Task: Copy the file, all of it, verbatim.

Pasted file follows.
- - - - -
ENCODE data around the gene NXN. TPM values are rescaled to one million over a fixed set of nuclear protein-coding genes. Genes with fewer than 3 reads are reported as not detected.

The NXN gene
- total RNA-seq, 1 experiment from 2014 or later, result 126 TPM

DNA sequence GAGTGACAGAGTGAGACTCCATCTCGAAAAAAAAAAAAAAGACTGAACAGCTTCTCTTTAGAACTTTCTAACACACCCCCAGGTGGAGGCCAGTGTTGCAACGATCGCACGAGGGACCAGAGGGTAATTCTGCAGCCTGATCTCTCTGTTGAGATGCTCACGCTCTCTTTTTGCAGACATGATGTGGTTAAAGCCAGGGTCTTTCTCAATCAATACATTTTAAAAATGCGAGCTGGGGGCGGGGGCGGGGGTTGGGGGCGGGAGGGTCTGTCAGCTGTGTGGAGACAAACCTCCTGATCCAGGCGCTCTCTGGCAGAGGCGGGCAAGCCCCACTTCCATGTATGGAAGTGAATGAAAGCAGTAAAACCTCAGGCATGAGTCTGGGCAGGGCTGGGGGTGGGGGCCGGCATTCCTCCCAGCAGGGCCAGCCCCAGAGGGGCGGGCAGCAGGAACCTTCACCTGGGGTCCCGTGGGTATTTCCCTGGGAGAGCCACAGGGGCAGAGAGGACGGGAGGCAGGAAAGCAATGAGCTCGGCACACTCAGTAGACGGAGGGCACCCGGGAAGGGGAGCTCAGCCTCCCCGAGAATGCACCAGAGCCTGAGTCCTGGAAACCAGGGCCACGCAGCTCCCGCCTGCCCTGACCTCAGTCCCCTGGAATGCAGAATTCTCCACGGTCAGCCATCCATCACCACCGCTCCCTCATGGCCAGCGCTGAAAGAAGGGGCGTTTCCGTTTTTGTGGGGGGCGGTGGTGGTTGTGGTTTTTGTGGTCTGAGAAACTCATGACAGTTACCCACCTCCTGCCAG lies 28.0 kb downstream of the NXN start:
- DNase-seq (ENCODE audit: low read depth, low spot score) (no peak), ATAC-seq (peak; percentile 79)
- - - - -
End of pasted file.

ENCODE data around the gene NXN. TPM values are rescaled to one million over a fixed set of nuclear protein-coding genes. Genes with fewer than 3 reads are reported as not detected.

The NXN gene
- total RNA-seq, 1 experiment from 2014 or later, result 126 TPM

DNA sequence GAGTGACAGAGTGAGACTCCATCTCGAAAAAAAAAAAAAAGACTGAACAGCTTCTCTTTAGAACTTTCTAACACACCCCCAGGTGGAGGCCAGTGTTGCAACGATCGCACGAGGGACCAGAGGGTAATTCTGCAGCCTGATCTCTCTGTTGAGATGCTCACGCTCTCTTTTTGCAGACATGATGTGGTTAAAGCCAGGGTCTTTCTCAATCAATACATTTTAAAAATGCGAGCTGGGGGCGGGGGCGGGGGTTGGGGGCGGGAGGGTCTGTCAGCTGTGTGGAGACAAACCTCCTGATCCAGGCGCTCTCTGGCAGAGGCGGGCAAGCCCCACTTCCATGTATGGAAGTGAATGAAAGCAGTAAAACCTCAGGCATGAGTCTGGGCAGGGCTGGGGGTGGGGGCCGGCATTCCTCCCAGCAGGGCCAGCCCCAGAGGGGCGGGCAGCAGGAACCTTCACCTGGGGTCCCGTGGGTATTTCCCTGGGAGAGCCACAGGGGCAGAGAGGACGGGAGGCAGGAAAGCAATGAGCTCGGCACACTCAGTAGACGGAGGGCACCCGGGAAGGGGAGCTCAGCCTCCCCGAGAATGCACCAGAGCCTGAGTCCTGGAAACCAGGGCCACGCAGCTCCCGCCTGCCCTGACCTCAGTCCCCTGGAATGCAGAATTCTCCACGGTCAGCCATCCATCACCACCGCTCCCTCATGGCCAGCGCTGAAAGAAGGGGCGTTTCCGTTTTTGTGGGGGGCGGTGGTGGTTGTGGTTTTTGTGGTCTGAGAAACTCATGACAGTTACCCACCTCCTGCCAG lies 28.0 kb downstream of the NXN start:
- DNase-seq (ENCODE audit: low read depth, low spot score) (no peak), ATAC-seq (peak; percentile 79)